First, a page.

Even Tom Cruise wouldn’t fancy this one.
Their task could not be simpler. All they have to do is score at least three goals while simultaneously keeping Lionel Messi, Luis Suarez and the rest of the Barcelona all-stars quiet.
All they have to do, pretty much, is play the perfect game.
Even for a club with such a rich history of comebacks against the odds, this would be something special. Last week’s 3-0 defeat at Camp Nou leaves Jurgen Klopp’s men walking a tightrope with no safety net. And against the world’s greatest player, too.
They must attempt the impossible without two of their own stars, too. Mohamed Salah, their most decisive player, and Roberto Firmino, arguably their most important, will both miss the game.
Good luck, Jurgen.
“It doesn’t make life easier,” said Klopp, making a bid for understatement of the year at his pre-match press conference on Monday. “Two of the world’s best strikers are out and we need to score four goals to go through in 90 minutes.
“But as long as we have 11 players on the pitch, we will try.”
Klopp admitted he has “a lot of decisions to make” ahead of Tuesday’s game, most of them surrounding the composition of his attack.
Sadio Mane, the last of his famous front three, will start of course, but questions remain as to who will be alongside him. Divock Origi, who grabbed the dramatic late winner at Newcastle on Saturday, is likely to play, while Xherdan Shaqiri and Daniel Sturridge, who has started the last two league games, will hope for the nod.
Gini Wijnaldum, surprisingly, filled in for Firmino at Camp Nou, with mixed results. The Dutchman’s intelligence and defensive skills are valuable in an advanced role, but Liverpool need goals and conviction in the final third, and relying on a midfielder who has netted just three times all season would be a brave call indeed. As would thrusting Rhian Brewster, the 19-year-old striker, into action for his senior debut.
Alex Oxlade-Chamberlain is another option, though hasn’t started a competitive match since the semi-final first leg against Roma last April. His first-team action this season totals just 17 minutes, though his speed and positivity could be a more than useful weapon from the bench.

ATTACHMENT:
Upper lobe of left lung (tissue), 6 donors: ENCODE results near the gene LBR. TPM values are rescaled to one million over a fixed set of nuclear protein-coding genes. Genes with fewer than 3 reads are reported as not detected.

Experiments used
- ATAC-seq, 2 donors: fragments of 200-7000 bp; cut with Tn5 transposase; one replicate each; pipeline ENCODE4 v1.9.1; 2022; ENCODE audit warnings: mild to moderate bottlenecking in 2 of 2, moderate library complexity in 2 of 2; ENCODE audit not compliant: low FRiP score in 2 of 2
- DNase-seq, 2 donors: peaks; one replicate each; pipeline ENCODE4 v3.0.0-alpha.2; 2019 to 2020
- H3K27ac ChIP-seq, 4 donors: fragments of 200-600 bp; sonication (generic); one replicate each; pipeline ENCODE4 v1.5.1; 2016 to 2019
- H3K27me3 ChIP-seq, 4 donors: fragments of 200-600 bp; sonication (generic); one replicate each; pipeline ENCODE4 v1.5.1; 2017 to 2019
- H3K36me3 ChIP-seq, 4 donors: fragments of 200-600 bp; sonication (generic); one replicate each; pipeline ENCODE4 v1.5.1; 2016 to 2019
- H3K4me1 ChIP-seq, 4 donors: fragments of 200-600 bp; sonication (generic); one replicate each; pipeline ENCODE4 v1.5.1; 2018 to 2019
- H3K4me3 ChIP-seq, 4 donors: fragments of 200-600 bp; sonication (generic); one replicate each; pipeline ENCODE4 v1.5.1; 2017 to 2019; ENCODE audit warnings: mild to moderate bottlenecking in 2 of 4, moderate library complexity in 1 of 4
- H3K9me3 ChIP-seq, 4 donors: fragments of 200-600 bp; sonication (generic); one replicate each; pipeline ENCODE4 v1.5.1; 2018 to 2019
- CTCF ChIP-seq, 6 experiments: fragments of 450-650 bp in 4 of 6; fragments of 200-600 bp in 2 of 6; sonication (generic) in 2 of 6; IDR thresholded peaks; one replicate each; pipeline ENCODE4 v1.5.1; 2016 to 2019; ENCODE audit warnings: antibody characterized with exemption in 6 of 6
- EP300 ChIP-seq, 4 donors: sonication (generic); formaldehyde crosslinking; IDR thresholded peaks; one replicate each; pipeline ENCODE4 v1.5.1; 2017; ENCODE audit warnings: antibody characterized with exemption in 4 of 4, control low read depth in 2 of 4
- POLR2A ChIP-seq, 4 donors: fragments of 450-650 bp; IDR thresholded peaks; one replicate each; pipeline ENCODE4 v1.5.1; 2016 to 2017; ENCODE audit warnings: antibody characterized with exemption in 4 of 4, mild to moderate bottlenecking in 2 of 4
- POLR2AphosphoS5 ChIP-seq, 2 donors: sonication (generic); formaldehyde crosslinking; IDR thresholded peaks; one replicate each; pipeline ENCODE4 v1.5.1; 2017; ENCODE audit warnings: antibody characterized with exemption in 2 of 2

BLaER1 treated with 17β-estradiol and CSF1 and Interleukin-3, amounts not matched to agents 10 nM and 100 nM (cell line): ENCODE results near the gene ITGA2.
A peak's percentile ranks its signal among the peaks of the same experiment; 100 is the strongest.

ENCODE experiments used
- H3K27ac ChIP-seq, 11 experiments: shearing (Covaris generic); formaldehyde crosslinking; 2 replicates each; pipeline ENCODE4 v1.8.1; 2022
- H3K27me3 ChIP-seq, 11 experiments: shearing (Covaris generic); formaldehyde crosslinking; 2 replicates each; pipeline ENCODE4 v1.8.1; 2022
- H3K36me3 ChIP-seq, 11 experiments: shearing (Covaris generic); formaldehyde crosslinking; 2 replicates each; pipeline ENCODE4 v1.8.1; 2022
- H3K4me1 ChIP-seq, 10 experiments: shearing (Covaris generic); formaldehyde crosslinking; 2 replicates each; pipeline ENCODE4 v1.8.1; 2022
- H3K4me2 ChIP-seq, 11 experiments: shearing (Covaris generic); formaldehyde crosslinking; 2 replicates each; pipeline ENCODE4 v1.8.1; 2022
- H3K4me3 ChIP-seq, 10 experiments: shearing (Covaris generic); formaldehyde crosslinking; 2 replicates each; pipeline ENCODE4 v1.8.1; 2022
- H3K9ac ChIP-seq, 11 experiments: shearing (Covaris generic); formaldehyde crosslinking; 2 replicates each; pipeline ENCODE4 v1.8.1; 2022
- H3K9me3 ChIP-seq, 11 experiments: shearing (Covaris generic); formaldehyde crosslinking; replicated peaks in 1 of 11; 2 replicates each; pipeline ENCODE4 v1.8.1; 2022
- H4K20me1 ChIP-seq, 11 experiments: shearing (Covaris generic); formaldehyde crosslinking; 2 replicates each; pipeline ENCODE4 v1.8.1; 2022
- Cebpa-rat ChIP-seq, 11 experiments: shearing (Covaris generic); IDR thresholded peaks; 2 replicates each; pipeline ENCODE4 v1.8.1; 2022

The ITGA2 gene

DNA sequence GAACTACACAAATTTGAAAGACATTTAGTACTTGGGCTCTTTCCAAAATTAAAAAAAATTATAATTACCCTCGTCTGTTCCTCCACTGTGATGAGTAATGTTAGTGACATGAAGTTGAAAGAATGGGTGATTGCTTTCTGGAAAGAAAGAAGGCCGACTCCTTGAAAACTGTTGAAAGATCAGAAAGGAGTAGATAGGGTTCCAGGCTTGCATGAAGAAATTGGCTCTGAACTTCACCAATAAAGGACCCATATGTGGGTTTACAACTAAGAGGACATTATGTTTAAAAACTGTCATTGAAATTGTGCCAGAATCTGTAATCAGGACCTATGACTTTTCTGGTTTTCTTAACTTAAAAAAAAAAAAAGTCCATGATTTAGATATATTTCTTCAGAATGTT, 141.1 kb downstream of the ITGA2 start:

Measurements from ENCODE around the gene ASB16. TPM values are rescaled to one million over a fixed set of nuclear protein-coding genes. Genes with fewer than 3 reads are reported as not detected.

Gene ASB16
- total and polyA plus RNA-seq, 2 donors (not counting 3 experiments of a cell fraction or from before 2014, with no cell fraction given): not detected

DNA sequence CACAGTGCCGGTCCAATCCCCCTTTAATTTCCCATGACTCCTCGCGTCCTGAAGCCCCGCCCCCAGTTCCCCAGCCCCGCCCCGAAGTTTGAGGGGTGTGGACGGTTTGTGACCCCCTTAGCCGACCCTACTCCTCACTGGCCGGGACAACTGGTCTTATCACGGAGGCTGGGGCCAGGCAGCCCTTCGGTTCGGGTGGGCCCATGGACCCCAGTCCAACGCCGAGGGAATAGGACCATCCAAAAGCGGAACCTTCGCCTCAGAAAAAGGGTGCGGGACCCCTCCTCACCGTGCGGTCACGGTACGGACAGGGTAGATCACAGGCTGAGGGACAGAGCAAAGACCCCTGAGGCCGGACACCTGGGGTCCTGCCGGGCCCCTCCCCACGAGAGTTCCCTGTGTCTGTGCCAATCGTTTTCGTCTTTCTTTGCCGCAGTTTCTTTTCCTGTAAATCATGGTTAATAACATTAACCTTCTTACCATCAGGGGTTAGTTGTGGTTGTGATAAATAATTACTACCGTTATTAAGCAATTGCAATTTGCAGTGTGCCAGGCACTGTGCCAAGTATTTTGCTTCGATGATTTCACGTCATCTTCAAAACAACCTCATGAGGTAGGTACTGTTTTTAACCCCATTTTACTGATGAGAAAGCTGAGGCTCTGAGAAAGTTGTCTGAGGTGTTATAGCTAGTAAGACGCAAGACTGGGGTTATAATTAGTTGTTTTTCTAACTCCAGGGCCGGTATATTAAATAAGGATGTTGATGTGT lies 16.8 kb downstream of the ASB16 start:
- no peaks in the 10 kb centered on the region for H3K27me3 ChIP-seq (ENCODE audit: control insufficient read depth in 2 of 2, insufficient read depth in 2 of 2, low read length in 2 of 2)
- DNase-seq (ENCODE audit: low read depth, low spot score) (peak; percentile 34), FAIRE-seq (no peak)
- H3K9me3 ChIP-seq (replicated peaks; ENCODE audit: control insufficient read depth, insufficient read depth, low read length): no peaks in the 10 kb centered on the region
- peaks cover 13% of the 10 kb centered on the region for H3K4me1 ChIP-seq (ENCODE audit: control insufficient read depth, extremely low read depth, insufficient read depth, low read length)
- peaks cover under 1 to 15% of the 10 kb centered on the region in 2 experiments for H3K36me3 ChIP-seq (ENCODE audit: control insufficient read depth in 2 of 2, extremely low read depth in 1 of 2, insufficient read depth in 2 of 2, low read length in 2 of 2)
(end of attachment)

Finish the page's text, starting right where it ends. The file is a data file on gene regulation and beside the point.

“It presents an opportunity for others to make themselves heroes,” said Trent Alexander-Arnold, who shared media duties with Klopp on Monday. “If we overturn the deficit, whoever scores, their name will always be remembered.”
His manager was, unsurprisingly, sanguine about his team’s chances. He spoke of “celebrating” Liverpool’s season, of “a football party” amid “a sensational atmosphere” at Anfield. He knows the size of the job.
“If we can do it, wonderful,” Klopp said. “If not, then fail in the most beautiful way.”
He will hope his team can be as positive and as creative as they were in Spain, when big chances were squandered by Mane, Salah and James Milner. Marc-Andre ter Stegen, the Barcelona goalkeeper, made two eye-catching saves in the second half, before Messi’s seven-minute brace took the tie away from Liverpool.
It was a brutal reminder of what can happen when you run into the world’s best. Often, they don’t even need to be the world’s best to beat you.
“You have to be perfect to beat them,” Klopp added. “So we should try that!”
Barcelona will bring no complacency to Merseyside. Not after what happened in last season’s quarter-final with Roma, when they surrendered a 4-1 first-leg lead to crash out in Italy.
“Yes, but Roma had an away goal,” Klopp pointed out when reminded of this fact. “That’s a big difference.”
Nonetheless, it promises to be another memorable European night under the Anfield lights. The Premier League dream is still alive and so, just, are their Champions League hopes. This will be a chance, Klopp says, to appreciate the efforts of this remarkable team.
“It will be rocking,” he said.
And if Liverpool get the first goal, they’ll hear the roars back in Catalunya, for sure.